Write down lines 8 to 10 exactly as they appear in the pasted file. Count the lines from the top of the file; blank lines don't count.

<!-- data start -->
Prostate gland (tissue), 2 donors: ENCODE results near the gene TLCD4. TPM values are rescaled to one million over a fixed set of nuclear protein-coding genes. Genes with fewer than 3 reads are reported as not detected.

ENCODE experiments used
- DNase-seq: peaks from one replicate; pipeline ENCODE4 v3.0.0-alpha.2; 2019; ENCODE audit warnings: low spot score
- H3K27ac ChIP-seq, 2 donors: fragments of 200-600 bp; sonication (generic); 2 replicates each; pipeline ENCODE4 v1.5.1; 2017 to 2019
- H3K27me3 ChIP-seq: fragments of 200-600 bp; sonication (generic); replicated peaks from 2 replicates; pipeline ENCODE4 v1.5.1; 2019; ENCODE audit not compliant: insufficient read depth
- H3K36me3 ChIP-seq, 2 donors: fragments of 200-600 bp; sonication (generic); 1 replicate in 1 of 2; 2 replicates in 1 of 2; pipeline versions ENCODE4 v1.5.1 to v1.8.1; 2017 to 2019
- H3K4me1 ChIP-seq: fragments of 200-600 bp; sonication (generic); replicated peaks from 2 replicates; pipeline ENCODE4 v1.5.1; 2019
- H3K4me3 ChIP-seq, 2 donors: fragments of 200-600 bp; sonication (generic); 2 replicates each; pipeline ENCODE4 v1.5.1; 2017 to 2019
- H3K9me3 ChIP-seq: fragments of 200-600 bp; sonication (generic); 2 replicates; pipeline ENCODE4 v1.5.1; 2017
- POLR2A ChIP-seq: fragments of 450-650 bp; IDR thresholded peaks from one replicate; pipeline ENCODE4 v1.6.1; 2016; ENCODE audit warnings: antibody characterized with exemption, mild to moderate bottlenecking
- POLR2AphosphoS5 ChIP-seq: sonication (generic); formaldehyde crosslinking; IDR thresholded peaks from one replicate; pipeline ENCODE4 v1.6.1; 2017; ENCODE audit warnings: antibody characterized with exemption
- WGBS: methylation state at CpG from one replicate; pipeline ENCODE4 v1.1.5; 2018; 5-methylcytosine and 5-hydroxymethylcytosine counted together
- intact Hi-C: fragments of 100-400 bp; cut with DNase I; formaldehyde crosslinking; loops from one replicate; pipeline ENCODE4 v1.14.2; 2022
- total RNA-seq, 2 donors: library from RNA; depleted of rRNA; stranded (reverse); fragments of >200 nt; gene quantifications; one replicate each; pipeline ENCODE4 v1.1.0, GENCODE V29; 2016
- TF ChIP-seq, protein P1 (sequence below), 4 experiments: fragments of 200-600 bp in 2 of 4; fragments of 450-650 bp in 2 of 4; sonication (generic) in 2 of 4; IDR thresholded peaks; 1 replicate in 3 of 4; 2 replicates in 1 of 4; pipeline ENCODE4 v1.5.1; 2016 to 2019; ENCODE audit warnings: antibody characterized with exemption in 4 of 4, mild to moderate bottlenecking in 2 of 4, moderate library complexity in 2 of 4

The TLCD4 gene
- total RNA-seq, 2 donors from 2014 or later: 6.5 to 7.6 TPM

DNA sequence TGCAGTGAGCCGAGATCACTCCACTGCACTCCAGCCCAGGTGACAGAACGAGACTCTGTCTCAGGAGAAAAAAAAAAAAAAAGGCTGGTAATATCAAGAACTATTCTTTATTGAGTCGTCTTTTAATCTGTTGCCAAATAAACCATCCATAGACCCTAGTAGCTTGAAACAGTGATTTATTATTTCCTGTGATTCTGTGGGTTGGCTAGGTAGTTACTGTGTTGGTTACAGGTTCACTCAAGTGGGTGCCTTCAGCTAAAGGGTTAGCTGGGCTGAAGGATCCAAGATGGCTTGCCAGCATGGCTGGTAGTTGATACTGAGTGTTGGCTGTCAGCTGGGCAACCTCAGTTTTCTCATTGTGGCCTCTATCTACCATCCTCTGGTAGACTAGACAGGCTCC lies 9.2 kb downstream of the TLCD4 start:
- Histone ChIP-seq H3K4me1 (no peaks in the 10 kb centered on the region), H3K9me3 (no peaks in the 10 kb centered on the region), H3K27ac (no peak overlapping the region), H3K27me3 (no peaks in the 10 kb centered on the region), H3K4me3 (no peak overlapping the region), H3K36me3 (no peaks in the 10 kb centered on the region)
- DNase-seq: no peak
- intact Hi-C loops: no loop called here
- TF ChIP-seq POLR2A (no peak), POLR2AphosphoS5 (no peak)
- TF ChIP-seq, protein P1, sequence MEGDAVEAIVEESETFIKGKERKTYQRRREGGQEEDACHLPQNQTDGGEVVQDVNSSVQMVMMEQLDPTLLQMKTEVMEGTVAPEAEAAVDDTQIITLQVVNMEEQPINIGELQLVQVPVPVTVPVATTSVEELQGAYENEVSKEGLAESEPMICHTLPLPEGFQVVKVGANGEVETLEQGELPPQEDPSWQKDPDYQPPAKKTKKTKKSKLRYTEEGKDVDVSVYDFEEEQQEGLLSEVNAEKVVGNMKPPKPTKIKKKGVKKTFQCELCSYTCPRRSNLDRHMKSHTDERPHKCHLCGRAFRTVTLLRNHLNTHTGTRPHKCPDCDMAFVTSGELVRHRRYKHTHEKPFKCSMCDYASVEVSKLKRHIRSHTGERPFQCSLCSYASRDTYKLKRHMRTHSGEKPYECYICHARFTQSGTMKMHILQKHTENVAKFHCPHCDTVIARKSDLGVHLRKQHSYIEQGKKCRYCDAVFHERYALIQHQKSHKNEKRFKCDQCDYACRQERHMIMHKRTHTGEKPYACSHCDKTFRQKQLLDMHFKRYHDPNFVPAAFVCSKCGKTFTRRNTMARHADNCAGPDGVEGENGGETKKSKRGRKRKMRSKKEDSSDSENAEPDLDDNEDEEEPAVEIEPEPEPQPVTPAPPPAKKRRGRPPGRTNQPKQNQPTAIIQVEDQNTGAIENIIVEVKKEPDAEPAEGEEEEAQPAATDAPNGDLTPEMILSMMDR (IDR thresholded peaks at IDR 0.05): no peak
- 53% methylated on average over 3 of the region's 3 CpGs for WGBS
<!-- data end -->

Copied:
- H3K4me3 ChIP-seq, 2 donors: fragments of 200-600 bp; sonication (generic); 2 replicates each; pipeline ENCODE4 v1.5.1; 2017 to 2019
- H3K9me3 ChIP-seq: fragments of 200-600 bp; sonication (generic); 2 replicates; pipeline ENCODE4 v1.5.1; 2017
- POLR2A ChIP-seq: fragments of 450-650 bp; IDR thresholded peaks from one replicate; pipeline ENCODE4 v1.6.1; 2016; ENCODE audit warnings: antibody characterized with exemption, mild to moderate bottlenecking